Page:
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14 January 2022

‘There are no stupid questions’: Writing Mentor Samridhi explains why you should never hesitate to seek help on your assignments

How are you going managing your assignments now that we’ve passed the halfway mark for the trimester? Are you a little unsure of where to start, how to reference correctly or perhaps you’re not feeling confident about how to approach a specific part of your assignment? 

We asked Deakin student and Writing Mentor Samridhi Gupta what it’s like being a Writing Mentor and her advice on how you can improve your assignments! Samridhi recently completed a Bachelor of Psychological Science.

What are you hoping to do now you’ve graduated?

I am looking forward to continuing my fourth-year (Honours) degree at Deakin! I’m enthusiastic about research within the alcohol and drug sector – specifically the cognitive-neuropsychology side of addiction, so I’m looking forward to selecting a project in those areas.

Why did you want to become a Writing Mentor at Deakin?

Being an international student, it took me a while to understand the differences in approaching academics when I first came here; it was the whole Students Helping Students hub that helped me ease into studying in Australia and getting comfortable with academic writing. This is just my way of giving back to my university.

In your experience, what are the most common writing problems that many students face?

I’ve found that students are mostly concerned about referencing styles; they are aware of the Deakin guide to referencing but are sometimes apprehensive about navigating them alone, so they need some guidance on knowing if they have understood it correctly. Another common one is synthesising information appropriately and keeping within the assignment word limit.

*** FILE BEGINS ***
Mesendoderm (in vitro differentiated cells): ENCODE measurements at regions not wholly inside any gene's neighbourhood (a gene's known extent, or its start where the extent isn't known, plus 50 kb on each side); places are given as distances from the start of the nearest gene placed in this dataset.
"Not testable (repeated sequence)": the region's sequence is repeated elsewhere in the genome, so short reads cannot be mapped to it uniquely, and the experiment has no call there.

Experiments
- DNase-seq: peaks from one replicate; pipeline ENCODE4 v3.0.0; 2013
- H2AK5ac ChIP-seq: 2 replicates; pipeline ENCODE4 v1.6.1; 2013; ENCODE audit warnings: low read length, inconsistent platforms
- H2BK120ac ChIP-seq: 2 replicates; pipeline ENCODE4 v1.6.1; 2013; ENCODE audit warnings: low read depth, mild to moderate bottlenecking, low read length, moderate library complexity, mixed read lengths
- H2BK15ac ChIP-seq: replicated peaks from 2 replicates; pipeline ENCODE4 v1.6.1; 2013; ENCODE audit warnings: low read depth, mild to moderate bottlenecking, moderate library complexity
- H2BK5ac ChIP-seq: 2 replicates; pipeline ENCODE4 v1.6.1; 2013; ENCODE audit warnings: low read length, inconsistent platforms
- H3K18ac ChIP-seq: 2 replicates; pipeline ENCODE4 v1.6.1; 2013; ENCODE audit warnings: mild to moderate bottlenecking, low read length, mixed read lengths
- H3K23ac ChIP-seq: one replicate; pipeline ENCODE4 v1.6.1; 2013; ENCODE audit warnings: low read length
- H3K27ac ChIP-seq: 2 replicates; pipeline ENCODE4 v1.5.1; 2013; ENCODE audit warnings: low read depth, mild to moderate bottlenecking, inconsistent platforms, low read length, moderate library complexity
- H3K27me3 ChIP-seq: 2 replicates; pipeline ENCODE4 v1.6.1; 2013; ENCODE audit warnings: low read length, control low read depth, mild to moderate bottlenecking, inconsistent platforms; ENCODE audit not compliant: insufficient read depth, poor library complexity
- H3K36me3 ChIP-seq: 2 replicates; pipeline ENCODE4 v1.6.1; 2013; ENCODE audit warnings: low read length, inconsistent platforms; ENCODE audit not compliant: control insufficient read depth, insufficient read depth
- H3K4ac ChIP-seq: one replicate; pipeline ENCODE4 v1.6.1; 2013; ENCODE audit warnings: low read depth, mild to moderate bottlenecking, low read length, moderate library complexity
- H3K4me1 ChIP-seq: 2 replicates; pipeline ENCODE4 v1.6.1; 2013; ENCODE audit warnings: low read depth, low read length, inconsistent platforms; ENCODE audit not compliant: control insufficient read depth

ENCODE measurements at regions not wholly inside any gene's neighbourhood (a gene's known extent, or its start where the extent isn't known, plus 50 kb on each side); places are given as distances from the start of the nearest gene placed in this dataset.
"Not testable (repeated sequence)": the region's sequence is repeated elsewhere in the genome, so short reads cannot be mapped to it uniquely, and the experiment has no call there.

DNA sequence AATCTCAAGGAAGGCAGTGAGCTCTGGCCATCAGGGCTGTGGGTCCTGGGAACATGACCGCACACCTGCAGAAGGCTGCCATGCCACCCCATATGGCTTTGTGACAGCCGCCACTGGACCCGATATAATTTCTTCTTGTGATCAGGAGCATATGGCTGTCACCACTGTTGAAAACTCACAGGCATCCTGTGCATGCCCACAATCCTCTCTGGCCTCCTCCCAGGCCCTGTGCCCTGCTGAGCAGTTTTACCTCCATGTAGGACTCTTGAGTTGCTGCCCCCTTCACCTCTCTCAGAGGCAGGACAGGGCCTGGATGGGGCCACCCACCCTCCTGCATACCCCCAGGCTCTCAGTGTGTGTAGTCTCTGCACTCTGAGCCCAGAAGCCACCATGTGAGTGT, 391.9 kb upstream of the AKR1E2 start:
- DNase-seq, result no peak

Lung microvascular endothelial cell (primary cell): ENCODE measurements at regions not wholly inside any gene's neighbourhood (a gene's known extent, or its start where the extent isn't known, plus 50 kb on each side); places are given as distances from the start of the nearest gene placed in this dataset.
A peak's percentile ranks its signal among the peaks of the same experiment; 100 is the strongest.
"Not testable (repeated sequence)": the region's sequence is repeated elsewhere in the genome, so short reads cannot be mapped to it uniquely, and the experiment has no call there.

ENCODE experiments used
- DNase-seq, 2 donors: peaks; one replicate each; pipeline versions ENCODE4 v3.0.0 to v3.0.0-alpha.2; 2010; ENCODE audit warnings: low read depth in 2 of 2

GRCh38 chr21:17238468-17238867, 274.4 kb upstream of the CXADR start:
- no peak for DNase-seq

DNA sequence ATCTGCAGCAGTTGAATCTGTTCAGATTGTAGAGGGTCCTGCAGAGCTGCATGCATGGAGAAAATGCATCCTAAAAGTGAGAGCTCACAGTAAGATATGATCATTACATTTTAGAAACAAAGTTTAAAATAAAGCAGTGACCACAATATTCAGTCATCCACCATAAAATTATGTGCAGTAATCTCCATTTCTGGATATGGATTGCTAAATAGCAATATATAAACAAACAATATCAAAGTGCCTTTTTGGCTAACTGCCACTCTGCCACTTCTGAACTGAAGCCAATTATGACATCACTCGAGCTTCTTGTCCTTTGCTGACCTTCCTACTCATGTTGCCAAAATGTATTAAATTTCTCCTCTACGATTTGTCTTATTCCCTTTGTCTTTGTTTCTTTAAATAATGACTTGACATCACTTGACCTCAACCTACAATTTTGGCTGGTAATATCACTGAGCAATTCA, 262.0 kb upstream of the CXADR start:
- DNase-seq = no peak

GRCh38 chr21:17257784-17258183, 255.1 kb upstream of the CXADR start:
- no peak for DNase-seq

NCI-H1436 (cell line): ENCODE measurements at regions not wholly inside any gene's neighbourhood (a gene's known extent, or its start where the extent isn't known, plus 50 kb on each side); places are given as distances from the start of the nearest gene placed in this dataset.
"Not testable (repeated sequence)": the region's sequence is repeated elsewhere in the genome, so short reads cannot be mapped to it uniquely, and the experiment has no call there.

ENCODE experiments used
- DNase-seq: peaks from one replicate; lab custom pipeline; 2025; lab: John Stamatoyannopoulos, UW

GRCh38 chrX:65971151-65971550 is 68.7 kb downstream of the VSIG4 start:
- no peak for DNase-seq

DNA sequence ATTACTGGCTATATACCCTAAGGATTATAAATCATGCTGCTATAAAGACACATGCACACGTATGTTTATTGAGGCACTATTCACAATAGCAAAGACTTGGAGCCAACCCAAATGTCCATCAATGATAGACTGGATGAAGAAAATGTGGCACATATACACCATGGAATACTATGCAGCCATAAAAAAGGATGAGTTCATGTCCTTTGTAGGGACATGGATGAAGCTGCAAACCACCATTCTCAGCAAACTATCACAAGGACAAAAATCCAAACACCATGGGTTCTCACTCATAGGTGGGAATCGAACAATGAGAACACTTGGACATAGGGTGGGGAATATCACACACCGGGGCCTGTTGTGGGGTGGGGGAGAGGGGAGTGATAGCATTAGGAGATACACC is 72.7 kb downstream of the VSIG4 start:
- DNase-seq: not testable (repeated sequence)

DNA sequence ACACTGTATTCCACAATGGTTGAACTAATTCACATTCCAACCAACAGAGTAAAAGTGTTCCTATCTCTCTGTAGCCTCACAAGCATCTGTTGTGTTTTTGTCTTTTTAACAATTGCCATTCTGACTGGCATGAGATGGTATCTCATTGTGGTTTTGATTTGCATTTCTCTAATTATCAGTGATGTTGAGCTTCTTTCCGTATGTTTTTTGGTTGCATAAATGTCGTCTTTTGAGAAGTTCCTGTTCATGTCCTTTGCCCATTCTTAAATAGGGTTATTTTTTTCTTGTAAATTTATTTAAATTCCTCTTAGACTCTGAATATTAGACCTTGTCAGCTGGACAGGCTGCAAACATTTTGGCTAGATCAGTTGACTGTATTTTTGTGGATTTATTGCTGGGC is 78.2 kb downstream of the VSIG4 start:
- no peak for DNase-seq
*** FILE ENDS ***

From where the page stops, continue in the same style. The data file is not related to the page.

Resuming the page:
What sort of challenges do you think students face studying online?

I think not being able to meet face-to-face can make them feel somewhat isolated from peers, tutors, and the other resources available for them (Writing Mentors, for example). They may feel unnecessarily concerned about having to wait for responses from peers/tutors online.

What are your top three tips for students who may lack confidence in their writing and who want to improve?

How can a student get the most out of their time with a Writing Mentor? 

I’ve found that it really helps students if they have some idea of the issue they’re facing (even if it’s something as broad as not knowing how to approach their assignments). That way, we can direct them to appropriate and specific resources instead of linking them to all available ones which can be overwhelming, especially if the student doesn’t know where to start.

What are your favourite things about being a Writing Mentor at Deakin?  

I think the satisfaction – which comes from hearing students’ voices go from that of worry and overwhelm, to gaining some confidence when they’ve figured out how to work through their concerns – tops everything else. Other than that, it’s a wonderful skill to know how different referencing styles work; something I’ve only been able to develop through this position.

Get in touch with a Writing Mentor!

Sometimes when you’re having issues with an assignment, it’s just helpful to talk things through. The Writing Mentors can also help you review any feedback you’ve received on your first assignments so you can think about the academic skills you’ll need to focus on in your next assessments. Additionally, they can offer you tips on researching, understanding assignment questions and how to plan and structure your work. 

If you would like more help with your learning and assignments, remember you can also get in touch with a Language and Learning Adviser (LLA) at Deakin. LLAs are all experienced teachers, and they are available by appointment to offer you a range of assistance and advice on aspects of your learning. 

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